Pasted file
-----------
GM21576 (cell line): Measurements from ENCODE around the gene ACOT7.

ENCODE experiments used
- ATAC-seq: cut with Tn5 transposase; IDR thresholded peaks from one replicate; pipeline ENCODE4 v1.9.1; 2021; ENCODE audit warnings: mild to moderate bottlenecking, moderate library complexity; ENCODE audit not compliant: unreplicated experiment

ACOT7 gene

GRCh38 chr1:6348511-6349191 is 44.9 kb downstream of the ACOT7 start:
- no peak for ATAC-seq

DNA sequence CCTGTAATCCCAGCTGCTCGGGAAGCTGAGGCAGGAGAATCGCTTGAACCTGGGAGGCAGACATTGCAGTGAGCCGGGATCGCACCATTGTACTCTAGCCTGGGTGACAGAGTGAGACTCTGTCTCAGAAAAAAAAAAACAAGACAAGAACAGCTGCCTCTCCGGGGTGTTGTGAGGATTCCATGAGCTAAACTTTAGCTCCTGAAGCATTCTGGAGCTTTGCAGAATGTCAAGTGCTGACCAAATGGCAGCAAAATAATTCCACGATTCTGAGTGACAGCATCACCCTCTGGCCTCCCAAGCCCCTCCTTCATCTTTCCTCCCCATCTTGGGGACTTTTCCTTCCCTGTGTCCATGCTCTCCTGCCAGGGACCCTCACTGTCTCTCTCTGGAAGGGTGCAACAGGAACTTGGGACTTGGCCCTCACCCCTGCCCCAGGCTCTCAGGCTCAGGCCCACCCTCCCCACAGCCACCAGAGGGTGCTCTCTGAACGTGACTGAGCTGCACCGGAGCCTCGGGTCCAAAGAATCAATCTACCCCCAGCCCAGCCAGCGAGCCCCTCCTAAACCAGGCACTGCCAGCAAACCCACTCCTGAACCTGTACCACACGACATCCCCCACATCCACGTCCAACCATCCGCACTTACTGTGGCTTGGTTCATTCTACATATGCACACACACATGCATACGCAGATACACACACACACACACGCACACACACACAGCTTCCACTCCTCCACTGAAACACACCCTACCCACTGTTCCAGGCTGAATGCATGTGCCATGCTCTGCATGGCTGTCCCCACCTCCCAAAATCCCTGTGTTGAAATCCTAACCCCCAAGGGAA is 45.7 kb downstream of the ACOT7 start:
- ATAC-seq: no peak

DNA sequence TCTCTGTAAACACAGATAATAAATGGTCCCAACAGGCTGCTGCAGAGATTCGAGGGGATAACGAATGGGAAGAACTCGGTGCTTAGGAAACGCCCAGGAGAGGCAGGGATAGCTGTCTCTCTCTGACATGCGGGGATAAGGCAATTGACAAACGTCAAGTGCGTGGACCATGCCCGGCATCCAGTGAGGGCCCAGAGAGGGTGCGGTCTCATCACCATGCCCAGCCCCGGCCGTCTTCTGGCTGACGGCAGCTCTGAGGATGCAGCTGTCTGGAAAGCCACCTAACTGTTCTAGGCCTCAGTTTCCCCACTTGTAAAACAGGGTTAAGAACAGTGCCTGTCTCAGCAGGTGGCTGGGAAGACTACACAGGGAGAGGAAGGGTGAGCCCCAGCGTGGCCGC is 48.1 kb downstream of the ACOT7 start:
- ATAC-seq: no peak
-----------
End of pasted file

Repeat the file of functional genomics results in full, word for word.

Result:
GM21576 (cell line): Measurements from ENCODE around the gene ACOT7.

ENCODE experiments used
- ATAC-seq: cut with Tn5 transposase; IDR thresholded peaks from one replicate; pipeline ENCODE4 v1.9.1; 2021; ENCODE audit warnings: mild to moderate bottlenecking, moderate library complexity; ENCODE audit not compliant: unreplicated experiment

ACOT7 gene

GRCh38 chr1:6348511-6349191 is 44.9 kb downstream of the ACOT7 start:
- no peak for ATAC-seq

DNA sequence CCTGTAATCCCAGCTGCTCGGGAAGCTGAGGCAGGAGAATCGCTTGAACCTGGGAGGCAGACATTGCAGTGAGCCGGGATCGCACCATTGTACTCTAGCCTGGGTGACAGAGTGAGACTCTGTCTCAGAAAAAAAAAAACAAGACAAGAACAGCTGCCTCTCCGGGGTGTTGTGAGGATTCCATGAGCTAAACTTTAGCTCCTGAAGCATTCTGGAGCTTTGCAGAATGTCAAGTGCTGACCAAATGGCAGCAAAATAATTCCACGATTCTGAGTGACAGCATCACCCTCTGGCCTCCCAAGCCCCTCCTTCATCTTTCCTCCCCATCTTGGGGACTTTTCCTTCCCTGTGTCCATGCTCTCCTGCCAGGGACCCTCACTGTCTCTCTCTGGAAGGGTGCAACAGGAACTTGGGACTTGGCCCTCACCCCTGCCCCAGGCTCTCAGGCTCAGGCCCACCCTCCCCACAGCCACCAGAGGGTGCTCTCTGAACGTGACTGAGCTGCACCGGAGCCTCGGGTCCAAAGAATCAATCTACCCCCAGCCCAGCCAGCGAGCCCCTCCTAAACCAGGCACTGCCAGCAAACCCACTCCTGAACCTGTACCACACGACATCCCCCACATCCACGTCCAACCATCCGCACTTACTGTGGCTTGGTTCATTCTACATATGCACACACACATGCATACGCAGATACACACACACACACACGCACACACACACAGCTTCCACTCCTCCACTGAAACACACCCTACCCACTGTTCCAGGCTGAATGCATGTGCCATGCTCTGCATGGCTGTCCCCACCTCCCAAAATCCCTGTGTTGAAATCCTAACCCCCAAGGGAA is 45.7 kb downstream of the ACOT7 start:
- ATAC-seq: no peak

DNA sequence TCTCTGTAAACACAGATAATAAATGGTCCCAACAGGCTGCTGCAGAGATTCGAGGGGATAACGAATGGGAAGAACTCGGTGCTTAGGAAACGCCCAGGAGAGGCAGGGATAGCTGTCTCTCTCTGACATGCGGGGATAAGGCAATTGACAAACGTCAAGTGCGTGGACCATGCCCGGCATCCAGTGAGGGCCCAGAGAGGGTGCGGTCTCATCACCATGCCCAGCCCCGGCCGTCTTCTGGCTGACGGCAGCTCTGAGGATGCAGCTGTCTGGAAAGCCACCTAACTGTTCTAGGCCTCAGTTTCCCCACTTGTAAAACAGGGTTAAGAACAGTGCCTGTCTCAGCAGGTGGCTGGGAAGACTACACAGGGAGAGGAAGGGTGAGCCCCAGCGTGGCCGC is 48.1 kb downstream of the ACOT7 start:
- ATAC-seq: no peak